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Differential Pulse Polarography (DPP)


Differential Pulse Polarography is a polarographic technique that uses a series of discrete potential steps rather than a linear potential ramp to obtain the experimental polarogram. Many of the experimental parameters for differential pulse polarography are the same as with normal pulse polarography (for example accurately timed drop lifetimes, potential step duration of 50 - 100 ms at the end of the drop lifetime). Unlike Normal Pulse Polarography, however, each potential step has the same amplitude, and the return potential after each pulse is slightly negative of the potential prior to the step.

Differential pulse polarography

In this manner, the total waveform applied to the DME is very much like a combination of a linear ramp with a superimposed square wave. The differential pulse polarogram is obtained by measuring the current immediately before the potential step, and then again just before the end of the drop lifetime. The analytical current in this case is the difference between the current at the end of the step and the current before the step (the differential current). This differential current is then plotted vs. the average potential (average of the potential before the step and the step potential) to obtain the differential pulse polarogram. Because this is a differential current, the polarogram in many respects is like the differential of the sigmoidal normal pulse polarogram. As a result, the differential pulse polarogram is peak shaped.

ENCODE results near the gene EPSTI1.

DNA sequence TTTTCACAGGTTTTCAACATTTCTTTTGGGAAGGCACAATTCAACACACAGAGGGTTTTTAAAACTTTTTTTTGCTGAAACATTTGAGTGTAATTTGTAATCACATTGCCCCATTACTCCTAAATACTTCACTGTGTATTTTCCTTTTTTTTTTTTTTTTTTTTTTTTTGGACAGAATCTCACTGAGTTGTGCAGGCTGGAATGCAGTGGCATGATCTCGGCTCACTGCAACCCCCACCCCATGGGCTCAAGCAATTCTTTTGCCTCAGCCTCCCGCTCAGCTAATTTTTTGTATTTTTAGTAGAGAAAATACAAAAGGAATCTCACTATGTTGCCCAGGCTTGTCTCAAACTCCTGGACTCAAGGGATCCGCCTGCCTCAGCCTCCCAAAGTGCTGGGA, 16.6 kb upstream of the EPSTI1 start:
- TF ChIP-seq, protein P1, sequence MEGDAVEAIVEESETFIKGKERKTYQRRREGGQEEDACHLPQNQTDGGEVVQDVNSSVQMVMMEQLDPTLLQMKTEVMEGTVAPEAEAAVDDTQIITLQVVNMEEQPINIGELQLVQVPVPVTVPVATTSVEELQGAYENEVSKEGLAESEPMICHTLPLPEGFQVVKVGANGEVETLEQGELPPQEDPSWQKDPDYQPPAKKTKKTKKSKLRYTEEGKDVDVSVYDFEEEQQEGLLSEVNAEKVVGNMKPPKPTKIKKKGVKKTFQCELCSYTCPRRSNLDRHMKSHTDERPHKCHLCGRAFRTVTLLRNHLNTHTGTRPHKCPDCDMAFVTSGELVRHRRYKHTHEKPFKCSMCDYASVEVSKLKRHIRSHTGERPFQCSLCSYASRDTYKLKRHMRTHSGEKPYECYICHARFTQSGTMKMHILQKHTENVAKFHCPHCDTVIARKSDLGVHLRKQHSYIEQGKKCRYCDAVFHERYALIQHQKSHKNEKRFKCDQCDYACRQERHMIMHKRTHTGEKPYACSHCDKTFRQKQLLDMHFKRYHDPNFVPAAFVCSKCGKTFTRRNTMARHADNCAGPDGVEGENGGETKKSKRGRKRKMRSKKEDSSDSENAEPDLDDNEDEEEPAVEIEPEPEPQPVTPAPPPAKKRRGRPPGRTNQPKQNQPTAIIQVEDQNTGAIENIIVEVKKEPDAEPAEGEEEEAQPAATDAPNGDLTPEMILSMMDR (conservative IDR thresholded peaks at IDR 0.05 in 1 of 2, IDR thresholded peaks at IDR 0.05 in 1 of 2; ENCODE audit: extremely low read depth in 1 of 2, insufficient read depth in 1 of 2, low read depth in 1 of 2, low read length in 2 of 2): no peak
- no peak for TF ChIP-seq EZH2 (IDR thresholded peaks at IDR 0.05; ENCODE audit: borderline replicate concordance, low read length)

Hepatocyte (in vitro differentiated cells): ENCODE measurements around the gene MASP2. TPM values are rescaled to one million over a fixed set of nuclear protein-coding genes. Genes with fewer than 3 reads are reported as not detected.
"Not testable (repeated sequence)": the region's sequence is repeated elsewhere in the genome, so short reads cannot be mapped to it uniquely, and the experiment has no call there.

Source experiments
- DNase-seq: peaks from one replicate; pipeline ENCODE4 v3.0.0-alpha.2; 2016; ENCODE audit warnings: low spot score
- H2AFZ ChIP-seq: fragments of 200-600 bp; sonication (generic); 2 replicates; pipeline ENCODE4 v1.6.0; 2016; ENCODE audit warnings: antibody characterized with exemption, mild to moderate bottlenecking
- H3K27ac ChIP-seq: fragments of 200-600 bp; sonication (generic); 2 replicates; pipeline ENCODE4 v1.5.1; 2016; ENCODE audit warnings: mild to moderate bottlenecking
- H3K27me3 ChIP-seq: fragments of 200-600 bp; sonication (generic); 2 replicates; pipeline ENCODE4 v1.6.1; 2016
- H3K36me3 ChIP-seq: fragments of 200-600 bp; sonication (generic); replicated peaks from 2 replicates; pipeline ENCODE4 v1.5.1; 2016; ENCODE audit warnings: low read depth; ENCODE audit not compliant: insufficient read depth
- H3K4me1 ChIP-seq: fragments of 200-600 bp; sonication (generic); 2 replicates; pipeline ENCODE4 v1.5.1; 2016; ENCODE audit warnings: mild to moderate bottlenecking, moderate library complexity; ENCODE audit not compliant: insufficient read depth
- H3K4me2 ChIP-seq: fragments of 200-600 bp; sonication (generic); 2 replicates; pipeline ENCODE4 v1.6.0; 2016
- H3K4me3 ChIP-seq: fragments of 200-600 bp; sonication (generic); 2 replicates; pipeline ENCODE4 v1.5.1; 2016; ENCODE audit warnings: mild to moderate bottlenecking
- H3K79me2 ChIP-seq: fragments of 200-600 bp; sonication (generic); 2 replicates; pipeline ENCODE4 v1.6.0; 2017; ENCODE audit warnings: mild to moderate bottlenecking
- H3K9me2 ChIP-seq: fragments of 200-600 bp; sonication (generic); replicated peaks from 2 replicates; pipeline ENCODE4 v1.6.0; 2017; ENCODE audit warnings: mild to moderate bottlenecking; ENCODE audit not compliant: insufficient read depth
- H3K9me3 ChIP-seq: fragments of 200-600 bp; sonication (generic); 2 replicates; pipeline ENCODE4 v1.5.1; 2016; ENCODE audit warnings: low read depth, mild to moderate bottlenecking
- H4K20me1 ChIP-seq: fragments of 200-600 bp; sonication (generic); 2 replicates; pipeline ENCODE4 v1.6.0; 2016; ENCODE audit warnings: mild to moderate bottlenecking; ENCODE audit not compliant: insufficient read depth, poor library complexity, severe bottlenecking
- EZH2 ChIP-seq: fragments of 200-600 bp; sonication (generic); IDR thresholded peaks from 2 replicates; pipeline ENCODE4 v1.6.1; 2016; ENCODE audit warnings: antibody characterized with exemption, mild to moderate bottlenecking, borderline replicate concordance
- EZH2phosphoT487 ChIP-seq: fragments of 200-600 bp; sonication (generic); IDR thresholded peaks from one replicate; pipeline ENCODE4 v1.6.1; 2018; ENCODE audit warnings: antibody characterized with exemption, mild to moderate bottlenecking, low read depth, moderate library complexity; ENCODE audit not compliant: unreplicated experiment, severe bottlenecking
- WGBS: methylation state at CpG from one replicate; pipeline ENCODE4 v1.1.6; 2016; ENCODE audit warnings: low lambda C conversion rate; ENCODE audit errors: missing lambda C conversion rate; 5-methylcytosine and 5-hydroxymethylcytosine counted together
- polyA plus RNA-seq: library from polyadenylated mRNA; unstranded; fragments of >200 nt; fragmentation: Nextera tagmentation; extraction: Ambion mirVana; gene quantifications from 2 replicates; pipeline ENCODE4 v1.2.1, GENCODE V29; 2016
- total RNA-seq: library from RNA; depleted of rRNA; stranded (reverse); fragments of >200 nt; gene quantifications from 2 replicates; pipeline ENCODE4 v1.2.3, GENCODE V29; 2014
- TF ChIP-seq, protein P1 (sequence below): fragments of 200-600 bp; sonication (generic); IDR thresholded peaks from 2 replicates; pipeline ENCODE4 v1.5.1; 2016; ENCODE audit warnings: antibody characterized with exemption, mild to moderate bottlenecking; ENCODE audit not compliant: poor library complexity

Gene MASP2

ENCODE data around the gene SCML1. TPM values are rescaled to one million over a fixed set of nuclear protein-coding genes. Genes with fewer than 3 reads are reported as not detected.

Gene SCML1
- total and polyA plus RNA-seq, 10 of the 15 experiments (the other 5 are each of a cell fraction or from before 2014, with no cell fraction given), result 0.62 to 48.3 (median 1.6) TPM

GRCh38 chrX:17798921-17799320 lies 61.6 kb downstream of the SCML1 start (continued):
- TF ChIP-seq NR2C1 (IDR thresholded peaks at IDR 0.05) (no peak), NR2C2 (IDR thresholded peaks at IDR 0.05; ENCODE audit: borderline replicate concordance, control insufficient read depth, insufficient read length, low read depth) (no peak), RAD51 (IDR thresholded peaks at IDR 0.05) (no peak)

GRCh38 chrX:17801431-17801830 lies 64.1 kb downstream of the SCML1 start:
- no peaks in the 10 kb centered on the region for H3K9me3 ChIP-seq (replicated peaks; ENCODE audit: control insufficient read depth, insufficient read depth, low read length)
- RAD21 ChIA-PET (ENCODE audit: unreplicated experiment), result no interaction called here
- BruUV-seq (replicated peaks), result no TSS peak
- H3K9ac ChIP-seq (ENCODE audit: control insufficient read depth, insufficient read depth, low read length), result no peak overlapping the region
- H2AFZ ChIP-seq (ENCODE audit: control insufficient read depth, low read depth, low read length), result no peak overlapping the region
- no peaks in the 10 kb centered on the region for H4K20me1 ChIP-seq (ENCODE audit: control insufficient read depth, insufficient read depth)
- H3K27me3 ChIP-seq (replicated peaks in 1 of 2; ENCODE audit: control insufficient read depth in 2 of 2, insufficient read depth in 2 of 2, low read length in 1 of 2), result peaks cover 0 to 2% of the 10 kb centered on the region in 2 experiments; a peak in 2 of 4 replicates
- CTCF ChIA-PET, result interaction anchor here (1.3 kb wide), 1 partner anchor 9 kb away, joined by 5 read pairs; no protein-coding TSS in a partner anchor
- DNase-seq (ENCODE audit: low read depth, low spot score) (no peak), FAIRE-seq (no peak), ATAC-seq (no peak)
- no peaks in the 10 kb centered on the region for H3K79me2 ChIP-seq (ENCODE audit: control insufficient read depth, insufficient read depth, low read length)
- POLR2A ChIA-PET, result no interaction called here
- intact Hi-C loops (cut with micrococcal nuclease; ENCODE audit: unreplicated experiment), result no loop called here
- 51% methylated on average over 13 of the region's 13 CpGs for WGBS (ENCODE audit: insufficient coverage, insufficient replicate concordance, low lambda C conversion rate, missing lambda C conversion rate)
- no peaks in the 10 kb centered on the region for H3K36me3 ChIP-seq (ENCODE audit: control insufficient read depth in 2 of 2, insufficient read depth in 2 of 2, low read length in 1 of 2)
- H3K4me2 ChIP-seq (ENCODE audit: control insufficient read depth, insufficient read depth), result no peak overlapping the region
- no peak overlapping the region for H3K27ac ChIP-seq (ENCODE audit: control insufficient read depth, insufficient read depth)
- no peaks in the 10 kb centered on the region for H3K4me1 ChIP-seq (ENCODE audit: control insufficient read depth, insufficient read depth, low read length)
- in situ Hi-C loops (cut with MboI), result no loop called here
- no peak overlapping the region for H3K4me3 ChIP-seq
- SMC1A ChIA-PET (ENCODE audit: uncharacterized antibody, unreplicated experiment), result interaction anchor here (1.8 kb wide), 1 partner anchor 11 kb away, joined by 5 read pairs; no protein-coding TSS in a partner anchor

Differential pulse polarography has even better ability to discriminate against capacitive current because it measures a difference current (helping to subtract any residual capacitive current that remains prior to each step). Limits of detection with Differential Pulse Polarography are 10-8 - 10-9 M.

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